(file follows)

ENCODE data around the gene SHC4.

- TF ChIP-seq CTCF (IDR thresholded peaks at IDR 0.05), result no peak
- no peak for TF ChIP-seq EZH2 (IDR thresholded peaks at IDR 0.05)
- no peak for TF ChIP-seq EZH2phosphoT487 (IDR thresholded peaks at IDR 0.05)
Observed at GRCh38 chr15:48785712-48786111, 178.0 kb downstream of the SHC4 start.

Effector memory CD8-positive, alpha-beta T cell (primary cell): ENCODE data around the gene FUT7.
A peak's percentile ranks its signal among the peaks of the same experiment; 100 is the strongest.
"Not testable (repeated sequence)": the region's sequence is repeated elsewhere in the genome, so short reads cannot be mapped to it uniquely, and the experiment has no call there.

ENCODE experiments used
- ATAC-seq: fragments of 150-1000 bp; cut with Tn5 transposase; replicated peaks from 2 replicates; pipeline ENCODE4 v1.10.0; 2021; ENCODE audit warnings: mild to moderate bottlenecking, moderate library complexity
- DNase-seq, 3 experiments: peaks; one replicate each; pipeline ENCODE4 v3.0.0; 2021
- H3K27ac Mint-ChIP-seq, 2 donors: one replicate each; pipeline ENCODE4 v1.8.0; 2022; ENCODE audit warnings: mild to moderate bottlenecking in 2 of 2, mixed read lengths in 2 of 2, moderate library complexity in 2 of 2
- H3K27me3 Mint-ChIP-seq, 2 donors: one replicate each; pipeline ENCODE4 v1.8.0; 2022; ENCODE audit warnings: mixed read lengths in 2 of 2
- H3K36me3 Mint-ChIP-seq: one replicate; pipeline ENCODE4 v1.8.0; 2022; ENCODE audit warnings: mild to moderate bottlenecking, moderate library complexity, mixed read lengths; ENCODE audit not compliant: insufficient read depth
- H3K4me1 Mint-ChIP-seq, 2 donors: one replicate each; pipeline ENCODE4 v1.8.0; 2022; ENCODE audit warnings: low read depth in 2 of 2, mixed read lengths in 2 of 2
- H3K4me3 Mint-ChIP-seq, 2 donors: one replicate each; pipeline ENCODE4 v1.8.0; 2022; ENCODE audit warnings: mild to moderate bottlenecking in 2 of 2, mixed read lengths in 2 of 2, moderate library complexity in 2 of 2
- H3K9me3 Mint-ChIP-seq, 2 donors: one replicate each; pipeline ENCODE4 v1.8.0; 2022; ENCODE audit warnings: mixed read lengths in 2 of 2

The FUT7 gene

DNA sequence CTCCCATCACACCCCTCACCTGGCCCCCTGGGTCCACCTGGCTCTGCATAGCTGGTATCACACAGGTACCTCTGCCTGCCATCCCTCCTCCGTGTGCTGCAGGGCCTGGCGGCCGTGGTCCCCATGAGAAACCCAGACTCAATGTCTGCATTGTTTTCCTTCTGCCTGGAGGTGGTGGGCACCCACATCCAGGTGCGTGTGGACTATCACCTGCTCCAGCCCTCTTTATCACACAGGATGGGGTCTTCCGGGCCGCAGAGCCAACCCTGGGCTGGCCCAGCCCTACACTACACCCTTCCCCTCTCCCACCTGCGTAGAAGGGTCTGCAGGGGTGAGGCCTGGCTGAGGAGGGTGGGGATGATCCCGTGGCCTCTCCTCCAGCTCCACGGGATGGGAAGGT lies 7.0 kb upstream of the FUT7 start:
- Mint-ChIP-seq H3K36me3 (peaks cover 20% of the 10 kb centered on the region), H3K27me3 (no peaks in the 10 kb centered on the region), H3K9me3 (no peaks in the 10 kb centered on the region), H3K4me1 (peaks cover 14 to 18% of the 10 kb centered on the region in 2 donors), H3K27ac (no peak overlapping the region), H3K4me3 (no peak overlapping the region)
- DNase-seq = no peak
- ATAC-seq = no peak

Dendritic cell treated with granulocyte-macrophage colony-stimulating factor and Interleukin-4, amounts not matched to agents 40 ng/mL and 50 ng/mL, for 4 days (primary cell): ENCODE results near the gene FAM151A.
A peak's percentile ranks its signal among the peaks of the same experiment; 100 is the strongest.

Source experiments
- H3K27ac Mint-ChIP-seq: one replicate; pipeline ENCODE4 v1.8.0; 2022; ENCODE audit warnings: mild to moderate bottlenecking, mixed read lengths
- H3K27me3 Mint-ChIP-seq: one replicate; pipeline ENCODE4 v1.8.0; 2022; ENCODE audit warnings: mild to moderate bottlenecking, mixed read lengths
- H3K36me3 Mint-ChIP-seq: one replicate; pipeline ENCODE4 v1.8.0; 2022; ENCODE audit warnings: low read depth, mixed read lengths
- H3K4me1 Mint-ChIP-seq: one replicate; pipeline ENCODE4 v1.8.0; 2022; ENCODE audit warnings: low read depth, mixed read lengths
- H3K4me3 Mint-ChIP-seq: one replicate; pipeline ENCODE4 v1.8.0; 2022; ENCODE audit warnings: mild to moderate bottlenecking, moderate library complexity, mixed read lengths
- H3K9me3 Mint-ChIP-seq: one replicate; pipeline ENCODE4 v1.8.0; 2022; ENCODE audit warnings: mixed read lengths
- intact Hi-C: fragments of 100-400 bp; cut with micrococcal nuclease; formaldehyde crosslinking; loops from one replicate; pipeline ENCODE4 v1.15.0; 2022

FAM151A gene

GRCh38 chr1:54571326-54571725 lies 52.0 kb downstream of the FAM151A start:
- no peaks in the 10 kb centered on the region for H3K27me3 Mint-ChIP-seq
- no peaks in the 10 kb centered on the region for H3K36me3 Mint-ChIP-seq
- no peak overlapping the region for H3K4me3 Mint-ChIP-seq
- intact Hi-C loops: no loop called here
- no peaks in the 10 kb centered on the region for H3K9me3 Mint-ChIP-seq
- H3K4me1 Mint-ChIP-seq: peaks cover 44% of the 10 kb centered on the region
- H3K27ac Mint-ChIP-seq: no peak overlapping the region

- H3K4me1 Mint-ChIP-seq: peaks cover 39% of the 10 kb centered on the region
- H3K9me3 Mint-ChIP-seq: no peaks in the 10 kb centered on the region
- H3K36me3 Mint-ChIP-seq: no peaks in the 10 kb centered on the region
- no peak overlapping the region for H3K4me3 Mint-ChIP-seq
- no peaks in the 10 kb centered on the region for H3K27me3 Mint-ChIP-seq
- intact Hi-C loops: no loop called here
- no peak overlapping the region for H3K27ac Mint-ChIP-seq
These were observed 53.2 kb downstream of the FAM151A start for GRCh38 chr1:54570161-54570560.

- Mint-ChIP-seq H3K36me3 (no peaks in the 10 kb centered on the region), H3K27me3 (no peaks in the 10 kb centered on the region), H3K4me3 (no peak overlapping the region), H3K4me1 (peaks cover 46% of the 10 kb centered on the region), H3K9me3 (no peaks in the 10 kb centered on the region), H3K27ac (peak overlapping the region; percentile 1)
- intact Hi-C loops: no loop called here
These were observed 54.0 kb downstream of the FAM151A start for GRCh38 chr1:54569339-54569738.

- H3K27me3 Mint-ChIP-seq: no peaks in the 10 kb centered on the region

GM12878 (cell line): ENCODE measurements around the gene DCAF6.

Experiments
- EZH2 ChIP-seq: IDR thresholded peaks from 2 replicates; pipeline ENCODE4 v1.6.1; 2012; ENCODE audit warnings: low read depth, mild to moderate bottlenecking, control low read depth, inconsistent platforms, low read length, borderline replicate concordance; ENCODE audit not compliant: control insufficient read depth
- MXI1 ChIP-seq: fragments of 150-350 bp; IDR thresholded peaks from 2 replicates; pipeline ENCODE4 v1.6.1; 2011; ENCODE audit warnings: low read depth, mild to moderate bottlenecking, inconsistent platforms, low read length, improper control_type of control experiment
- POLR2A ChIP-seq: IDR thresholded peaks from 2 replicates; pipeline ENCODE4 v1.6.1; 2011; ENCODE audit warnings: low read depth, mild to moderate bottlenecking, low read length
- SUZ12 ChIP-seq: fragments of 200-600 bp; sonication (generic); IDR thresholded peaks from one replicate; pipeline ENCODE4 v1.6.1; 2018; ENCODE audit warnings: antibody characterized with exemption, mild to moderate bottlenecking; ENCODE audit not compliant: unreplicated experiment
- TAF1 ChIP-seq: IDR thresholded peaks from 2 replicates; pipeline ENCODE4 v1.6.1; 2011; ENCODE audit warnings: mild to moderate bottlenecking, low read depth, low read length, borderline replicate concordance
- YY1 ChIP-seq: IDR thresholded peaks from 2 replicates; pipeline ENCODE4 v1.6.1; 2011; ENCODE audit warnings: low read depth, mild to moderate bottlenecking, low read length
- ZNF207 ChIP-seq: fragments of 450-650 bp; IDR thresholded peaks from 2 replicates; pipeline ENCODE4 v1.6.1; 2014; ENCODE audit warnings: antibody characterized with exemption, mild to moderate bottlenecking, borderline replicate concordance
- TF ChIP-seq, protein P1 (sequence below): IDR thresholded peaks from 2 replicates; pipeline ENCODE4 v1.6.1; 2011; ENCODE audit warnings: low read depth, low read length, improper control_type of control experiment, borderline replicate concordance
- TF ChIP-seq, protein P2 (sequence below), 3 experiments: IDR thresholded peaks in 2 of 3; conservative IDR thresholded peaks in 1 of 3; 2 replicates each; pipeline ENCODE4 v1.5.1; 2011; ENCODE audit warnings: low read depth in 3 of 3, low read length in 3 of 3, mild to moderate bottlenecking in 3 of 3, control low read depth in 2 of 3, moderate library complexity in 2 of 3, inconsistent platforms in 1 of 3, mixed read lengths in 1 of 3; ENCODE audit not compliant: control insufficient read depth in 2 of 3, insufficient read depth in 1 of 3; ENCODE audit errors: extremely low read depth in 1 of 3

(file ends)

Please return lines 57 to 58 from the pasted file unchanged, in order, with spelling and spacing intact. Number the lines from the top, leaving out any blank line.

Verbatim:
- MXI1 ChIP-seq: fragments of 150-350 bp; IDR thresholded peaks from 2 replicates; pipeline ENCODE4 v1.6.1; 2011; ENCODE audit warnings: low read depth, mild to moderate bottlenecking, inconsistent platforms, low read length, improper control_type of control experiment
- POLR2A ChIP-seq: IDR thresholded peaks from 2 replicates; pipeline ENCODE4 v1.6.1; 2011; ENCODE audit warnings: low read depth, mild to moderate bottlenecking, low read length